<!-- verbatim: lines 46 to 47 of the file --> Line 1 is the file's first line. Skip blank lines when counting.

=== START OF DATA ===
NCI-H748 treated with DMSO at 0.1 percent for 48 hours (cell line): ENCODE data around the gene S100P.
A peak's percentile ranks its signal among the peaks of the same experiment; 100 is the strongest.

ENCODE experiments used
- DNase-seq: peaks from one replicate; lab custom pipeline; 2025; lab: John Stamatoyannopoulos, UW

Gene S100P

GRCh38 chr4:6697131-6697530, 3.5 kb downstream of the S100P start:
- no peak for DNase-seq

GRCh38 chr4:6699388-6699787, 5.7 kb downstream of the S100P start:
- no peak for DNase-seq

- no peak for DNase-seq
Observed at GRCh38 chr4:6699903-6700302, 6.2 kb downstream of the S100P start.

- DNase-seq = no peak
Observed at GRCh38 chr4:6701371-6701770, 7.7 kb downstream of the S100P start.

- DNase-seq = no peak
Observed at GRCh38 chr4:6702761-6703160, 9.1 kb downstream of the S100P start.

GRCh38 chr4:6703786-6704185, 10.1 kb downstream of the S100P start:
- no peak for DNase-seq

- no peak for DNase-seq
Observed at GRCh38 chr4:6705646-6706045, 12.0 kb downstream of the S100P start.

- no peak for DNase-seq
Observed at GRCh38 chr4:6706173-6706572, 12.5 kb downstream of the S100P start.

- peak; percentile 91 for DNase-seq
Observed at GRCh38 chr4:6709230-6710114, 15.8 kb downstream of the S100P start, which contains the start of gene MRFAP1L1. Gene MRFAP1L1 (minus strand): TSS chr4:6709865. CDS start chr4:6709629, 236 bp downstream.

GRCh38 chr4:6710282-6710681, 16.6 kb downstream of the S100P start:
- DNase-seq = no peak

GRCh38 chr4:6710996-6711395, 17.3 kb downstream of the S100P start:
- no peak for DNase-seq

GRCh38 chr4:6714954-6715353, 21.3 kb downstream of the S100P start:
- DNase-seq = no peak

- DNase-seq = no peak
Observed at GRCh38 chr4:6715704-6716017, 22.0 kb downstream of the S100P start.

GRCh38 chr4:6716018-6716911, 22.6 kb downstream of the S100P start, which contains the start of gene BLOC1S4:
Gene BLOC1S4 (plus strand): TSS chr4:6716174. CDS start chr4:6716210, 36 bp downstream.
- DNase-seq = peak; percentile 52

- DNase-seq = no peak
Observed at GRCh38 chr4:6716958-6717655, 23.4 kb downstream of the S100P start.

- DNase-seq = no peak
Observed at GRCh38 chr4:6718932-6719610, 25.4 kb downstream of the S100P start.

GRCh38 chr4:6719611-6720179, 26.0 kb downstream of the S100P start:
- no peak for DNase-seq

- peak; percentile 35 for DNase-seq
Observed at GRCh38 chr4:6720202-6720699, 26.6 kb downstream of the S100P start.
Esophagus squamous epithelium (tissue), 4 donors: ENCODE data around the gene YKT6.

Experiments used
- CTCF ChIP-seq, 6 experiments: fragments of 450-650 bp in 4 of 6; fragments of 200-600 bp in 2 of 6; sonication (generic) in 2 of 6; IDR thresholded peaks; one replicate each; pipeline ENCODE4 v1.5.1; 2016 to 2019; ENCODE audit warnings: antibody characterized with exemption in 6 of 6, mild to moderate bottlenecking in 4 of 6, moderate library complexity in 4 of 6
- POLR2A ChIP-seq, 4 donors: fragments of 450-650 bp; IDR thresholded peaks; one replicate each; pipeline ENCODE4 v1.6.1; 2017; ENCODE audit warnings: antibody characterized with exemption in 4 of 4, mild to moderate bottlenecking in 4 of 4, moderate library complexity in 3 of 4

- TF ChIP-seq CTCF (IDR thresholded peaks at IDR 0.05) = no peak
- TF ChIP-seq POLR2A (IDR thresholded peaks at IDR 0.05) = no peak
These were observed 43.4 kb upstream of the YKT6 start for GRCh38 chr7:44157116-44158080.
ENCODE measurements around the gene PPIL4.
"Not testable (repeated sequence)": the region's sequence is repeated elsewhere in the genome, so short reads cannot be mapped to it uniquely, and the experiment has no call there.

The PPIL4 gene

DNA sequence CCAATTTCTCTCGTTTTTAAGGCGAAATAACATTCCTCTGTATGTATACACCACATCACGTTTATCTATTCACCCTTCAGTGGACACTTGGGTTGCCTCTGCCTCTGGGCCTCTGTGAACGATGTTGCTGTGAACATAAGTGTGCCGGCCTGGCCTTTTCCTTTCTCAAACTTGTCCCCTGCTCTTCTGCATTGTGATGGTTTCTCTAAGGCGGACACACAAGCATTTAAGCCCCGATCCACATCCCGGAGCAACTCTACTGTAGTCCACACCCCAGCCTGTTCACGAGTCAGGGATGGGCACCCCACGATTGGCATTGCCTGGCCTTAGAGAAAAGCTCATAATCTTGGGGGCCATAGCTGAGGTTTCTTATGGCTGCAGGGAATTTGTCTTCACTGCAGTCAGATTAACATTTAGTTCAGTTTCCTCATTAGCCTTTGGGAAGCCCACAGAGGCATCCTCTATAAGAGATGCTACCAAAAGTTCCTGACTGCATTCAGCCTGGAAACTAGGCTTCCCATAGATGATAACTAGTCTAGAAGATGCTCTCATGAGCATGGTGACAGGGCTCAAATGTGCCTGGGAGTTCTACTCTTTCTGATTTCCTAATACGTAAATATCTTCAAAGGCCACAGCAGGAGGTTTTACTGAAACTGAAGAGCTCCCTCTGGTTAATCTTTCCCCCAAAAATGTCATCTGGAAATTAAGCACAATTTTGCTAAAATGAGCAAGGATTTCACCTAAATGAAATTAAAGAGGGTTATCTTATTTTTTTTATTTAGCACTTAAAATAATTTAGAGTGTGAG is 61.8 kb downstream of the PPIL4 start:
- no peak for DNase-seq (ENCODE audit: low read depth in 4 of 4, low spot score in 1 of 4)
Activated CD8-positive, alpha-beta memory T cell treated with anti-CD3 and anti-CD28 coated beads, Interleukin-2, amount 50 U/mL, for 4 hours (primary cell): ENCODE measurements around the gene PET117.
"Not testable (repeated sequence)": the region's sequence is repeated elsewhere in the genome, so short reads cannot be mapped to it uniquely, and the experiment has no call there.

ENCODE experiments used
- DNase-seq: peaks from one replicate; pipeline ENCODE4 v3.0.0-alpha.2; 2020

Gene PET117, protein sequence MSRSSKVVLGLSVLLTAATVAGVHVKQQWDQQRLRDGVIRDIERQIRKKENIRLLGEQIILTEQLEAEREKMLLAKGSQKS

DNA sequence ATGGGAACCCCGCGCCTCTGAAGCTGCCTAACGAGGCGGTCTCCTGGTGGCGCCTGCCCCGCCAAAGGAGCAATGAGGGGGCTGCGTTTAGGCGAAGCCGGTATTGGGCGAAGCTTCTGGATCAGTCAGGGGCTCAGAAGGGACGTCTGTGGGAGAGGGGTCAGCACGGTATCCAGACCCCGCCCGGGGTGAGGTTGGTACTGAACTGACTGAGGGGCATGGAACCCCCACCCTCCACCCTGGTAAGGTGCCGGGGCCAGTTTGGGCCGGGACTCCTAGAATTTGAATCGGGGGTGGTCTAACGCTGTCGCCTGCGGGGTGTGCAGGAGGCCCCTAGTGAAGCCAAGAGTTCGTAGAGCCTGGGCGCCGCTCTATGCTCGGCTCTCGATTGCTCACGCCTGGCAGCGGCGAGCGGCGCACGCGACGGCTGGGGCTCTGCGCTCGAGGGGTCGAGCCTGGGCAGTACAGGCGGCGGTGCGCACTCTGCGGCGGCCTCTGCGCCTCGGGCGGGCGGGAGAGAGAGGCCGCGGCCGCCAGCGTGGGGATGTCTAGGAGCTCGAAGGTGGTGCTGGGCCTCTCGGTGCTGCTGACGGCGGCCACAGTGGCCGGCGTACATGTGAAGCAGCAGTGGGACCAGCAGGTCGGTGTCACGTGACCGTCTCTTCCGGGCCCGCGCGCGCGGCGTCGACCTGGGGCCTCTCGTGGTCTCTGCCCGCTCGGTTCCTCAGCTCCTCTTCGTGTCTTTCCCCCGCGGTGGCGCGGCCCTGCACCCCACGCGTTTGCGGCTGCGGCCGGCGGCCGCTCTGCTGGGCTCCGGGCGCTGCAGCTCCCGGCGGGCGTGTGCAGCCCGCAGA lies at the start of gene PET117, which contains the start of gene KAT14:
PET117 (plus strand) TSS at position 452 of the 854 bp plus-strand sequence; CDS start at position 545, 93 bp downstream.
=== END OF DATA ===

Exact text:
- POLR2A ChIP-seq, 4 donors: fragments of 450-650 bp; IDR thresholded peaks; one replicate each; pipeline ENCODE4 v1.6.1; 2017; ENCODE audit warnings: antibody characterized with exemption in 4 of 4, mild to moderate bottlenecking in 4 of 4, moderate library complexity in 3 of 4

- TF ChIP-seq CTCF (IDR thresholded peaks at IDR 0.05) = no peak